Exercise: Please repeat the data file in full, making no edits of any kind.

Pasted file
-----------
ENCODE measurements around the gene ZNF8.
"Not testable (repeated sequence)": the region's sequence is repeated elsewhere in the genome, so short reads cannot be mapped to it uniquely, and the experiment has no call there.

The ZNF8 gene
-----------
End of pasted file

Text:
ENCODE measurements around the gene ZNF8.
"Not testable (repeated sequence)": the region's sequence is repeated elsewhere in the genome, so short reads cannot be mapped to it uniquely, and the experiment has no call there.

The ZNF8 gene